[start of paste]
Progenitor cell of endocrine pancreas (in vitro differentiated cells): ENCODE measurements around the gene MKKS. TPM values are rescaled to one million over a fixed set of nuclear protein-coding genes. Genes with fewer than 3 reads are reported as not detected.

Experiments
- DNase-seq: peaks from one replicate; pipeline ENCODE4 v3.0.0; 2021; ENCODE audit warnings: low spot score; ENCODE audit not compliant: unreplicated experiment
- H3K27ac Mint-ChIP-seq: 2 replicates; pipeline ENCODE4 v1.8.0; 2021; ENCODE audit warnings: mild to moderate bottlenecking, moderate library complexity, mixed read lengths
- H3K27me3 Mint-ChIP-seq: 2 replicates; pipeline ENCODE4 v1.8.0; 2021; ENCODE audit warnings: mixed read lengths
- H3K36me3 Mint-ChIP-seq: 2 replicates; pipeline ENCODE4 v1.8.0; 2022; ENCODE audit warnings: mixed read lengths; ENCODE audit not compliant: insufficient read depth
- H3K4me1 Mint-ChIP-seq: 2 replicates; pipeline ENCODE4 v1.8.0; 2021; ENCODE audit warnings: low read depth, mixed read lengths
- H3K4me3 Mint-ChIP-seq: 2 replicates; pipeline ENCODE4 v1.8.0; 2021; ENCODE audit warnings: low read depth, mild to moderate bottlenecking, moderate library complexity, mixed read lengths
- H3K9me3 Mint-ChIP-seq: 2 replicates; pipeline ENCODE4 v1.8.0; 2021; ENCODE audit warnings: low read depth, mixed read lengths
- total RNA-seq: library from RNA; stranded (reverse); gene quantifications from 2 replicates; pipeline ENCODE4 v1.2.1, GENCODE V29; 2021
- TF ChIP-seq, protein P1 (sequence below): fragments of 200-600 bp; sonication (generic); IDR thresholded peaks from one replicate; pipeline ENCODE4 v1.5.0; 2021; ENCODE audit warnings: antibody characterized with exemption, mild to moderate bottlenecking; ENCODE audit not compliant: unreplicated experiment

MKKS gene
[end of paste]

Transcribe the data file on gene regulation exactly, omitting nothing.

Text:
Progenitor cell of endocrine pancreas (in vitro differentiated cells): ENCODE measurements around the gene MKKS. TPM values are rescaled to one million over a fixed set of nuclear protein-coding genes. Genes with fewer than 3 reads are reported as not detected.

Experiments
- DNase-seq: peaks from one replicate; pipeline ENCODE4 v3.0.0; 2021; ENCODE audit warnings: low spot score; ENCODE audit not compliant: unreplicated experiment
- H3K27ac Mint-ChIP-seq: 2 replicates; pipeline ENCODE4 v1.8.0; 2021; ENCODE audit warnings: mild to moderate bottlenecking, moderate library complexity, mixed read lengths
- H3K27me3 Mint-ChIP-seq: 2 replicates; pipeline ENCODE4 v1.8.0; 2021; ENCODE audit warnings: mixed read lengths
- H3K36me3 Mint-ChIP-seq: 2 replicates; pipeline ENCODE4 v1.8.0; 2022; ENCODE audit warnings: mixed read lengths; ENCODE audit not compliant: insufficient read depth
- H3K4me1 Mint-ChIP-seq: 2 replicates; pipeline ENCODE4 v1.8.0; 2021; ENCODE audit warnings: low read depth, mixed read lengths
- H3K4me3 Mint-ChIP-seq: 2 replicates; pipeline ENCODE4 v1.8.0; 2021; ENCODE audit warnings: low read depth, mild to moderate bottlenecking, moderate library complexity, mixed read lengths
- H3K9me3 Mint-ChIP-seq: 2 replicates; pipeline ENCODE4 v1.8.0; 2021; ENCODE audit warnings: low read depth, mixed read lengths
- total RNA-seq: library from RNA; stranded (reverse); gene quantifications from 2 replicates; pipeline ENCODE4 v1.2.1, GENCODE V29; 2021
- TF ChIP-seq, protein P1 (sequence below): fragments of 200-600 bp; sonication (generic); IDR thresholded peaks from one replicate; pipeline ENCODE4 v1.5.0; 2021; ENCODE audit warnings: antibody characterized with exemption, mild to moderate bottlenecking; ENCODE audit not compliant: unreplicated experiment

MKKS gene